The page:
(We pulled this next Action from Day 15 of our 30-Day BuyNothing Challenge. Please take our BuyNothing30 Challenge to catapult your sustainable living journey a giant leap forward!) If you’ve taken stock of the ingredients you haven’t used in your pantry and played around with them a bit, using them up in recipes, you can now take a bigger step toward making your pantry more sustainable and useful for everyday meals over longer periods of time. In this step, you’ll do an assessment of what your staple foods are, and make a plan to build out your meals from there. For the purposes of these Buy Nothing Home exercises, when we refer to Buying Nothing, we do not mean to literally buy nothing all the time. We’re referring to a lifestyle of buying less, a BuyNothing ethic of using up what we already have and sharing what we have in excess and receiving - even borrowing - what we might need. So, when it comes to food, of course you’ll need to go shopping! But one thing we’ve learned through the BuyNothing ethos is that mindful grocery shopping can have an impact upon our spending. When we go to the store with a specific list of ingredients, we can avoid impulse buying. Stick to your lists, and perhaps also explore meal-planning around a few key ingredients that can be used in many meals, stretching your menu out for a few more days.

Whole foods are the simplest, most healthy, ingredients for meals, and the fewer ingredients in the meal, the better. Imagine being able to cook a week’s worth of meals for a family of 4 from 2 bags of groceries or less. This is what we try to do, and we’re especially successful when we forage for, and grow, many of the main ingredients that we use, like nettles (when in season) blackberries (that we pick and freeze for a years’ worth of smoothies) garden greens like kale and collards, potatoes we grow and store, mushrooms (foraged and dried) and our hens’ eggs. We’ve created a list of links to get you inspired to cook with as few ingredients as you can, in an effort to streamline your shopping and perhaps even focus your cooking on what is in season and what you can get for free in your garden, from neighbors’ gardens and cupboards, and by foraging. We realize foraging is not easy in cities, and may just be unrealistic is many parts of the world. We’ve been inspired by a few books on the subject and this article by Mashable aggregates a lot of resources for those who’d like to try their hand at urban foraging.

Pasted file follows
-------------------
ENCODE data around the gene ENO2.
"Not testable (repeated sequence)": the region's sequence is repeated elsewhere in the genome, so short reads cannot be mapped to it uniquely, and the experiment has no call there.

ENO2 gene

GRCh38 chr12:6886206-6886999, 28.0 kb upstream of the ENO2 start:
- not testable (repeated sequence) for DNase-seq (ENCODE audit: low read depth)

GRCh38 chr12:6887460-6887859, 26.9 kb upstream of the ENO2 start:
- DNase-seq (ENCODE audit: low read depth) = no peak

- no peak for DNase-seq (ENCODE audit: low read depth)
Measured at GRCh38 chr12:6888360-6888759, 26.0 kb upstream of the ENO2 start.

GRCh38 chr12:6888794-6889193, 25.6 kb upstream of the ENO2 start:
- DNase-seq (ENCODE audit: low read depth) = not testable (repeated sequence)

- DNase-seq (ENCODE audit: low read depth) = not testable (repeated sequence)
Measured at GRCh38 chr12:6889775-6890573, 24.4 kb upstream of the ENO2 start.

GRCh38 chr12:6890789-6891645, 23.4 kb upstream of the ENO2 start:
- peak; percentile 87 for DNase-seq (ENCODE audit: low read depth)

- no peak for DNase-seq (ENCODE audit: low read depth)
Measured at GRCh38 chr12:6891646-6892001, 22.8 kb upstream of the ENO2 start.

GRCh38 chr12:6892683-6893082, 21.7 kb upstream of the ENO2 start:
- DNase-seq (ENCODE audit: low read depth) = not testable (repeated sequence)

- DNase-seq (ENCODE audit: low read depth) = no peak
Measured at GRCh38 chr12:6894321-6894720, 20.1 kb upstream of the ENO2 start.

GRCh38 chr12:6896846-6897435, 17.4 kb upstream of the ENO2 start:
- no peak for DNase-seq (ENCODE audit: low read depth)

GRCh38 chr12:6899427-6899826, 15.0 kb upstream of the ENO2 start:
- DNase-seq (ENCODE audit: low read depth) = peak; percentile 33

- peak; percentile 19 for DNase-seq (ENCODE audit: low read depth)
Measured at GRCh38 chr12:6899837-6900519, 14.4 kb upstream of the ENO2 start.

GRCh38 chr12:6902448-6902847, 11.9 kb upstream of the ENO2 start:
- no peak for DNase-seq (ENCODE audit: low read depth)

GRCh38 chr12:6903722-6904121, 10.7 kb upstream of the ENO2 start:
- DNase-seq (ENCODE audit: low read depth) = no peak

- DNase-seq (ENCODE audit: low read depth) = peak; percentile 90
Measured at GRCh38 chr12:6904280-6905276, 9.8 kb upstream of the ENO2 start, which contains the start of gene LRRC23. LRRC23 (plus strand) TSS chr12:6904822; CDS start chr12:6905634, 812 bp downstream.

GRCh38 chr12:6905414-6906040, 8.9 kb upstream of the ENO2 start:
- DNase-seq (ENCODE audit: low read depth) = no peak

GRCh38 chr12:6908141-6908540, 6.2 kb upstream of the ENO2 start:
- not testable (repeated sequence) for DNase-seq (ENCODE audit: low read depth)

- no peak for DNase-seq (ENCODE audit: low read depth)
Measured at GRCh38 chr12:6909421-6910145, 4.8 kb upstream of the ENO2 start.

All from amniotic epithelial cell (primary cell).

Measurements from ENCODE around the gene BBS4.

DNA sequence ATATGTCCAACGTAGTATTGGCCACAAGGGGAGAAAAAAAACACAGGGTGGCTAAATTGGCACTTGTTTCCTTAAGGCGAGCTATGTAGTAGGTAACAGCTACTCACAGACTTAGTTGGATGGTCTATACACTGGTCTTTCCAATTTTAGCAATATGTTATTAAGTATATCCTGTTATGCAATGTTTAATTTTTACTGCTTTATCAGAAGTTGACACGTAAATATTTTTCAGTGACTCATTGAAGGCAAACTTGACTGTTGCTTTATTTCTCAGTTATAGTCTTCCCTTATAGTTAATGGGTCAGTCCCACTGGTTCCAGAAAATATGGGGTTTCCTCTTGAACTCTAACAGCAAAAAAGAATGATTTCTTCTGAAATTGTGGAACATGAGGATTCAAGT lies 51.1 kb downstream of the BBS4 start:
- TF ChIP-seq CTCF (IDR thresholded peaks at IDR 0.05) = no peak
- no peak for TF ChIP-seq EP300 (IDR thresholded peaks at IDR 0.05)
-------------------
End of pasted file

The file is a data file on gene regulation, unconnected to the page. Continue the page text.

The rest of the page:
The staple ingredients we buy usually in bulk at the store are sweet potatoes, black and pinto beans, dried chickpeas, lentils, falafel mix, flour, tortillas, rice, flour, and pasta. From these ingredients, we can make hundreds of varied meals.
3-Ingredient Meals
We also like to make meals from as few ingredients as possible. For example The Greatist has a list of 3 ingredient meals and many are paleo or gluten-free if that’s you thing. The New York Times has curated a list of some of their best 3-ingredient recipes.  Liesl’s husband, Pete Athans, has his own great pot of beans recipe (dried beans in the slow cooker) which he’s known to do about once a week. This pot of goodness lasts several meals, from bean soup to enchiladas, burritos, chili, and refried bean dip. This means no need to buy canned beans. So, with fresh tortillas and a little salsa, those beans can do much good in your kitchen. And, be sure to save your bean water, when you cook beans, because that goodness can be used in many ways to create yet another meal for you! 

Store your bulk food in glass jars
Reuse glass jars of all sizes, and source used jars in your Buy Nothing group. Switching to glass is not only pretty, but it means you’re moving away from plastic and small paperboard boxes. If you can get your food in bulk, or at the farmers’ market, putting your items directly into your jars (get a tare weight for each jar from a cashier before filling the jar, so the weight can be subtracted from your grocery items when the price is calculated) you’ll move quickly away from all that plastic and paper waste. Jars work on pantry shelves as well as in the fridge and freezer. Even salad greens stay fresh when packed into jars instead of into plastic bags, and soups and other foods can be frozen in jars if you leave the top few inches empty to allow for expansion.
Build your own BuyNothing Life Board
Your BuyNothing "Me" page is your own BuyNothing Life Board. The photos you share and the stories you tell inspire others to deepen their participation and they can also learn much about you from your page. You can visit other people’s Me pages for inspiration, too, and to get to know them. Post a picture of your pantry with a Buy Nothing tip that you've found useful for your larder. Offering it as a gift or gratitude for you community builds connections and joy.
Continue on your journey through the Buy Nothing Home.